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Budget expansion requests increased school support staff, school safety

Educators carry signs through Bicentennial Plaza during the rally for education on May 16 in Raleigh.
Educators carry signs through Bicentennial Plaza during the rally for education on May 16 in Raleigh.

The State Board of Education and the N.C. Department of Public Instruction have requested more than $190 million to expand funding for public education over the next three years to address priorities officials think have been neglected. 

The SBE and NCDPI hope to send the budget to Gov. Roy Cooper by Nov. 24 for approval. Cooper will then send his budget recommendations to the General Assembly, according to Cecilia Holden, legislative director for the State Board of Education. 

The revised budget contains additional funding to school support staff such as nurses and counselors, provides increases to teacher pay and allows the state to phase in regional support to assist local school systems.

“I think it's fair to say that the student is always the first thing that we keep in mind," Holden said. "In looking at all the budget priorities, student achievement and school safety continue to be the key factors that drive all budget decisions."

One of the largest items in the budget consists of more than $688 million in funding to be spent over the next eight to 10 years for school resource officers, nurses, psychologists, counselors and social workers. If the budget is adopted, school support positions would make up $71.5 million of next year’s total — about 38 percent.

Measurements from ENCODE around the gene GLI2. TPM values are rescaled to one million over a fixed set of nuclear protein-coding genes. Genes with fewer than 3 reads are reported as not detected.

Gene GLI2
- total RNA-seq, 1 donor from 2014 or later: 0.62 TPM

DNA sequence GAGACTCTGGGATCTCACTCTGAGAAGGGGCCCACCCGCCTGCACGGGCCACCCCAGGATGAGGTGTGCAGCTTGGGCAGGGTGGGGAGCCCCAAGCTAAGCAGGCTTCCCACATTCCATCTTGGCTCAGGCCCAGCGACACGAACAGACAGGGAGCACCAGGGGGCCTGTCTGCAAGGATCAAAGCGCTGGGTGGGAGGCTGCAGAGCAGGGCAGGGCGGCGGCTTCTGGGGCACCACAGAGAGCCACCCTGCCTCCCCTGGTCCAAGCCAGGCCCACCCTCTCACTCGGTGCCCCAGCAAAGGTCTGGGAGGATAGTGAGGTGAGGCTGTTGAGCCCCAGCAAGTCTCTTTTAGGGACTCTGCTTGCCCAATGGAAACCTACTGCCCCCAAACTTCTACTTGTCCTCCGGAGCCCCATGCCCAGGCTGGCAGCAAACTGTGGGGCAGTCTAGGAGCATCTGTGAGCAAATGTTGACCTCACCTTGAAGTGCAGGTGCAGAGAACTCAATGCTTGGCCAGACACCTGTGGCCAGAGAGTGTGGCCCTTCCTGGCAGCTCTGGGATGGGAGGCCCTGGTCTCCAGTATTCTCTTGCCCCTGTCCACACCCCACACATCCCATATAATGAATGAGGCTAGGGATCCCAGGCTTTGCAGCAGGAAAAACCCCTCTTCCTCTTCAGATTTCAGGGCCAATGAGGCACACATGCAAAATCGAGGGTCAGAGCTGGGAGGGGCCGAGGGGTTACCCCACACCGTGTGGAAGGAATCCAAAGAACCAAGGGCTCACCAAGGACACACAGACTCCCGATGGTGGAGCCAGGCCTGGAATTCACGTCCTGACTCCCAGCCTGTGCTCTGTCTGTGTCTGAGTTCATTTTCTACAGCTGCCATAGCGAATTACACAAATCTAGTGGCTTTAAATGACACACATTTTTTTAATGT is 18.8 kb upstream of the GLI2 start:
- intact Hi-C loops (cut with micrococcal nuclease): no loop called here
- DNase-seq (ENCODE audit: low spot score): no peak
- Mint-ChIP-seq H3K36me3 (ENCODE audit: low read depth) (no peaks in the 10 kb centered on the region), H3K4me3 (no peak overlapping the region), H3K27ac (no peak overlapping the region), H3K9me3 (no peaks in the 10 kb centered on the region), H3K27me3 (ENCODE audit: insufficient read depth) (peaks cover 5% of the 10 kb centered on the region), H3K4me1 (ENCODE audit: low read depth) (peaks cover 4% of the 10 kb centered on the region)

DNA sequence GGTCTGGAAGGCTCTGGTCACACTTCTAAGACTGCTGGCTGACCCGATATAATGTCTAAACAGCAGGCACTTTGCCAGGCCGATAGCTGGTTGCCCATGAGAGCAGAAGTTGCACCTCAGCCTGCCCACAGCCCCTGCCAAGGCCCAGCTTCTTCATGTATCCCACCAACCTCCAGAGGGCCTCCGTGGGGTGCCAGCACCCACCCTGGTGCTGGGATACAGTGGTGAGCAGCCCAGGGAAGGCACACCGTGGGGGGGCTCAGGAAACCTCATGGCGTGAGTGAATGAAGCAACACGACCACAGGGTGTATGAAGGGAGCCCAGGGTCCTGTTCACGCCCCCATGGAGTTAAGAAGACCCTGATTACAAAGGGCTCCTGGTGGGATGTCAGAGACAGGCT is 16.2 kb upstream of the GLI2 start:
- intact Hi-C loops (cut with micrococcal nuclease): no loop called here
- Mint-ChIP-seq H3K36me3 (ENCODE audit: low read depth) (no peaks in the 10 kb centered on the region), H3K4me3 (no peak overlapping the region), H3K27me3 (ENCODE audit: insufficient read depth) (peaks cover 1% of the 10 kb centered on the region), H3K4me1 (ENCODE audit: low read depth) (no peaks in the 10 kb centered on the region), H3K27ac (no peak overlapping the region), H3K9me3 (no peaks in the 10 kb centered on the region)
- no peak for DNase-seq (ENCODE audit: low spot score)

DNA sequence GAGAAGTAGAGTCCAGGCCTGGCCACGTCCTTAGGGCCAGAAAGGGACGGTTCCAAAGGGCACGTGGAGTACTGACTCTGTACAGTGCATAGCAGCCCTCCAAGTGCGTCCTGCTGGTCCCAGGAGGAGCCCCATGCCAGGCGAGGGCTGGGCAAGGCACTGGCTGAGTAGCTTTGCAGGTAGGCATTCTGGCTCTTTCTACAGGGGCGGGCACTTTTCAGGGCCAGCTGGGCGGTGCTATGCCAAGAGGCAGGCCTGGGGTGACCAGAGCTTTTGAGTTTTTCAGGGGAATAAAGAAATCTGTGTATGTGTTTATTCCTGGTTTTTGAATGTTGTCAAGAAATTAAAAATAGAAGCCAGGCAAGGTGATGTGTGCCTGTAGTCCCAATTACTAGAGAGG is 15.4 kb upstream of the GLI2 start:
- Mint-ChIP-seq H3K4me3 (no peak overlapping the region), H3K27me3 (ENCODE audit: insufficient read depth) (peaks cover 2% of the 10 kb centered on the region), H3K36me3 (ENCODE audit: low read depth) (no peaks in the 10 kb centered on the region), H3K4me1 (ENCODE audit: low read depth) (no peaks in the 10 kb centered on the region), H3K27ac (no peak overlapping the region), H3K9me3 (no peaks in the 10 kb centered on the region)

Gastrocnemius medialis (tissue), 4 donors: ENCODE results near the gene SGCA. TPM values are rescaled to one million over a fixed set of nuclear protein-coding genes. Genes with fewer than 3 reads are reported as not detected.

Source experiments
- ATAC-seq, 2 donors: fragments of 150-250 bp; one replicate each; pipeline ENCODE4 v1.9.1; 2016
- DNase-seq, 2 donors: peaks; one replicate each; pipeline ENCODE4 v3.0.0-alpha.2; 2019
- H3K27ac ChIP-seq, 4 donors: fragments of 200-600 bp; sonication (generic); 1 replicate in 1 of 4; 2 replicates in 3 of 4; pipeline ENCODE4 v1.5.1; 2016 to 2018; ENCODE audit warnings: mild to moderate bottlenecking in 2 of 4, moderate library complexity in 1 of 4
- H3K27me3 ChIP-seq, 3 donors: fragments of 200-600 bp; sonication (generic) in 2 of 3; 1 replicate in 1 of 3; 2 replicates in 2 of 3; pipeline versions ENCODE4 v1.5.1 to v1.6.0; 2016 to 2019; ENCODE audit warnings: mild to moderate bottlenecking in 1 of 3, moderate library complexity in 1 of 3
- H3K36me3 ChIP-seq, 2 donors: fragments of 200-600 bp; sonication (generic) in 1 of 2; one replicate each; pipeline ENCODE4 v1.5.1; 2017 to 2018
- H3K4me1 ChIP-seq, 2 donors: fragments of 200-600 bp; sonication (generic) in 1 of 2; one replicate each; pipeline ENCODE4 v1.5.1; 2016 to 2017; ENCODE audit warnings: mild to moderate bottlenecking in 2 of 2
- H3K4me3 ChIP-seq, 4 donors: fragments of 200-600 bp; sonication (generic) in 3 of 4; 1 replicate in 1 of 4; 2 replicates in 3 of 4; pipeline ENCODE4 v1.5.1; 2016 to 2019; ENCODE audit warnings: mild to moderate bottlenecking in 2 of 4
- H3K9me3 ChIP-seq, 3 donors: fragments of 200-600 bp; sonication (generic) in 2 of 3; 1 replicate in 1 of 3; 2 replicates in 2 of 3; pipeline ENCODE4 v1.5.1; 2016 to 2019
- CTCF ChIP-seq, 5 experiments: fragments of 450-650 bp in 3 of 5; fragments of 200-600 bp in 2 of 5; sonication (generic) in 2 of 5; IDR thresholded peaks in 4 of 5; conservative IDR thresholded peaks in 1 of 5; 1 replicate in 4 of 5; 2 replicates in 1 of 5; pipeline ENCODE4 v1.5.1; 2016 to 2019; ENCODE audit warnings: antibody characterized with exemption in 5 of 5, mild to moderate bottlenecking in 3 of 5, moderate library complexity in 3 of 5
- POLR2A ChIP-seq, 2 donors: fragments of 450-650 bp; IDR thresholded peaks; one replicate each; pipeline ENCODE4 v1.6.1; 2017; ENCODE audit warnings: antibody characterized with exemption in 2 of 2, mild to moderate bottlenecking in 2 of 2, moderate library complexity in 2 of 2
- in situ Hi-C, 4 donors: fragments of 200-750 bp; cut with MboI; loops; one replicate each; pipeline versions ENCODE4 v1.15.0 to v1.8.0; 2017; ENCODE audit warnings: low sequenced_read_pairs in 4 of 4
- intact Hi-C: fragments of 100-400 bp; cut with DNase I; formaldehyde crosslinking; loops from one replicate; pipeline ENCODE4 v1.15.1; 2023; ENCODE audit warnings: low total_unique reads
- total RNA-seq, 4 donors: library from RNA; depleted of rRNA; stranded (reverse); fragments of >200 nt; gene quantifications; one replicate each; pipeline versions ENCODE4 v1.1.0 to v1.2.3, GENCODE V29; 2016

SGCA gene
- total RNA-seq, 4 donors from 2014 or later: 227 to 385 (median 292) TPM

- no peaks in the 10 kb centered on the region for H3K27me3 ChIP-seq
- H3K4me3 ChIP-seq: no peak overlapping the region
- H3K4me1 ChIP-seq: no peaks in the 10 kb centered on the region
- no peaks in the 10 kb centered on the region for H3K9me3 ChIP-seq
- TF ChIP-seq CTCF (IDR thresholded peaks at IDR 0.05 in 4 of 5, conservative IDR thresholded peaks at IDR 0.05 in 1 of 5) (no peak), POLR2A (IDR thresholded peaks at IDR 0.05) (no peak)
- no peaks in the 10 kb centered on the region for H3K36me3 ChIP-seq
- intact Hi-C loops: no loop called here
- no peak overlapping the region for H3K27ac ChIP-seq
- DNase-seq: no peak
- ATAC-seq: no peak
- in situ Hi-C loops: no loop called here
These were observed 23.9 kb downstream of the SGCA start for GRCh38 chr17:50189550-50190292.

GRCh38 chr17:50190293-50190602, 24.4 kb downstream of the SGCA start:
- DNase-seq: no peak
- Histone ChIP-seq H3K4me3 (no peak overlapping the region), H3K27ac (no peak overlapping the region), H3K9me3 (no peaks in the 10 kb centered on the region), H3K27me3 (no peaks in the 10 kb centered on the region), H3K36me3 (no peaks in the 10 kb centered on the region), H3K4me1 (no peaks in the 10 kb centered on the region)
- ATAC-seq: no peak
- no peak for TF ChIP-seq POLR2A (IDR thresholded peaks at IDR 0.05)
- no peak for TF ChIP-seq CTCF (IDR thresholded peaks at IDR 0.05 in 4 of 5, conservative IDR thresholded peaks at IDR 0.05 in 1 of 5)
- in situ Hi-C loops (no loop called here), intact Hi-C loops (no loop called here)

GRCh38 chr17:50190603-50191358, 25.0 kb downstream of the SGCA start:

“The State Board would certainly like to achieve the national recommended ratio for each of those positions. The (funds) would be a step forward in trying to do that,” Holden said.

Chapel Hill-Carrboro City Schools has already phased in many of the items the proposed budget seeks to fund, according to CHCCS spokesperson Jeff Nash.

“The people of our community appreciate having a social worker that isn't shared among schools. There's more than enough work to be done at every school to keep everyone very very busy. Having them there full time is very comforting,” Nash said. 

Following the recent school shooting outside Charlotte, school safety has once again moved into the public eye. “School Safety: Physical and Mental Health” is another section in the budget that is intended to move school support staff and safety funds toward the national recommended ratios. 

“It gets to be cliché, but student safety is our top priority. People entrust their most prized possessions to us — their students — to us every day trusting that we'll get them home safely,” Nash said.

Beyond just support personnel, the budget aims to make the state’s resources go further by developing regional support systems. Holden said these systems are designed to help schools help themselves by advising them on problems, rather than physically making changes within schools. 

Because the State Board of Education is not a cabinet agency, it is permitted to reach out to members of the General Assembly. 

“There is no reason that I would think that the Governor would not be supportive of every one of these items that are in there," Holden said. "In regards to how likely the budget is to be approved, I think that all of these items so far are receiving good input."

Holden said these conversations have left her, among others, fairly optimistic about the budget's odds. 


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